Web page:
Bears keep preaching faith in QB Justin Fields

A few days before last year’s draft, general manager Ryan Poles brought a special guest into the Bears’ high-tech Halas Hall draft room: Justin Fields.

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Bears quarterback Justin Fields walks off the field after the Bears beat the Chiefs in the preseason opener at Soldier Field last year.

The Bears continue to support quarterback Justin Fields.

Ashlee Rezin/Sun-Times

INDIANAPOLIS — A few days before the NFL Draft last year, general manager Ryan Poles brought a special guest into the Bears’ high-tech Halas Hall draft room: Justin Fields. The quarterback watched as front-office members mocked out what they thought would happen and gamed out what they would do with their two second-round picks.

Poles wanted Fields to be able to understand why the Bears would make a move — or why they wouldn’t — rather than hear the speculation from the outside world.

“I feel like we’ve done a good job always communicating with him and letting him know — because I knew the noise was going to spike through this process with everything going on,” Poles told the Sun-Times on Tuesday, the first day of the NFL Scouting Combine. “We’ll always be in contact and talk through -everything.”

Even this year?

“Oh,” he said, “I’ll do it every year with him.”

That doesn’t sound like a general manager willing to trade Fields. Poles reiterated as much Tuesday, leaving the door open a crack to draft a quarterback first overall in April while admitting the team’s preference all offseason has been to trade their draft slot for a haul of draft picks — and perhaps even veterans to help improve the league’s worst team.

The Bears still will study the four quarterbacks projected to go in Round 1: Alabama’s Bryce Young, Ohio State’s C.J. Stroud, Kentucky’s Will Levis and Florida’s Anthony Richardson. They’ll watch their throwing sessions intently and try to learn all they can in 20-minute interview sessions with them. Poles, though, described the process as mere due diligence.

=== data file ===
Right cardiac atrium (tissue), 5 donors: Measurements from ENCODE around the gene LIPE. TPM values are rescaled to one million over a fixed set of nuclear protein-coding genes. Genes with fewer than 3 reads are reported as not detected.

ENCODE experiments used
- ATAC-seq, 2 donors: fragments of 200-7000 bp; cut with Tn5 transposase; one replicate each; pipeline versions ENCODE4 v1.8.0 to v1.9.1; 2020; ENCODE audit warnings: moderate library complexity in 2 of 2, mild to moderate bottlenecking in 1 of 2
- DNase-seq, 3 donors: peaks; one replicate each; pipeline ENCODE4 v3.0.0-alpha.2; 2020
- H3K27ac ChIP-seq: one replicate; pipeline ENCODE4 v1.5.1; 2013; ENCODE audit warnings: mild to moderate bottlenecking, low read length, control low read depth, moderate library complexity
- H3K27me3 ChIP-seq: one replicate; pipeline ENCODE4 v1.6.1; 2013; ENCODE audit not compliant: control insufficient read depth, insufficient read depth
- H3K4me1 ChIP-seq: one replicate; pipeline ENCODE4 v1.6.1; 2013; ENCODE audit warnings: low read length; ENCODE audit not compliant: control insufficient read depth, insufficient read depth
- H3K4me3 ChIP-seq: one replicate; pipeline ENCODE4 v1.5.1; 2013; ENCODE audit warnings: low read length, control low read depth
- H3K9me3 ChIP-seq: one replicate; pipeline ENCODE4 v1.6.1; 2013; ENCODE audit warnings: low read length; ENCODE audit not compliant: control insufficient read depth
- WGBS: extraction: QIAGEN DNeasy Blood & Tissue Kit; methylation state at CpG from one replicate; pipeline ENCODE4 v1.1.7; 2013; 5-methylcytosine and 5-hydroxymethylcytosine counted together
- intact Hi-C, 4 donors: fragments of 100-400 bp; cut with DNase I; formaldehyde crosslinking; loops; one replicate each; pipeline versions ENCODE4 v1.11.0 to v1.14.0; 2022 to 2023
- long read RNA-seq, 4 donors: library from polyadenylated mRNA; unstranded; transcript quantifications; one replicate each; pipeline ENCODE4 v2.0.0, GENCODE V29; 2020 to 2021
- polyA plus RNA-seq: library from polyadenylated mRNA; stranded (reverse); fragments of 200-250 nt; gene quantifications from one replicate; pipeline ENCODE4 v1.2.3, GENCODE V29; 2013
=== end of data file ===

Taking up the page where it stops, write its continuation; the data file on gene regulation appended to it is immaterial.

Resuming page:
“We’ve always leaned [toward trading the pick] because Justin did some really good things,” he said. “I’m excited about where his game is going to go. But at the same time, when you sit in our situation at No. 1 overall, you have to do your due diligence, you have to investigate everything, you have to spend time with those guys just to make sure we’re making the right decision.”

Poles said last month he’d have to be “blown away” to trade Fields and draft his replacement, and he reiterated that. NFL teams have heard him. While they’ve checked in with Poles about trading the first pick, Poles said no one has called to ask whether Fields is available via trade.

“I haven’t gotten that yet,” he said.

Poles has stayed in touch with his quarterback all offseason. He knew that Fields would hear speculation from the outside world about his future.

“It was just that, ‘There’s going to be a lot of noise, and just know that I’m going to keep you up to date with what we’re doing and why we’re doing it,’ ” Poles said. “And I think that’s important for him to kind of know what we’re doing.”

Poles and coach Matt Eberflus praised Fields while acknowledging his need to improve. Poles said that Fields has “got to take the next step in his game.”

“For the first year in the system, I think he’s on the right track,” Eberflus said. “He just needs to make small improvements and adjustments to his game, and he’s going to do that.”

At the end of the season, Eberflus spoke to Fields about making easy throws rather than exposing himself to hits while scrambling.

“He’s obviously a tremendous athlete; he can do a lot of different things,” Eberflus said. “If we call a designed run, sure you can run it there. But third down and situations like that, critical situations in the red zone, certainly do it there. But when it’s first and second down early in the game, let’s just take what the defense gives you and move on.”

The Bears, meanwhile, don’t look like they’re moving on from Fields anytime soon.

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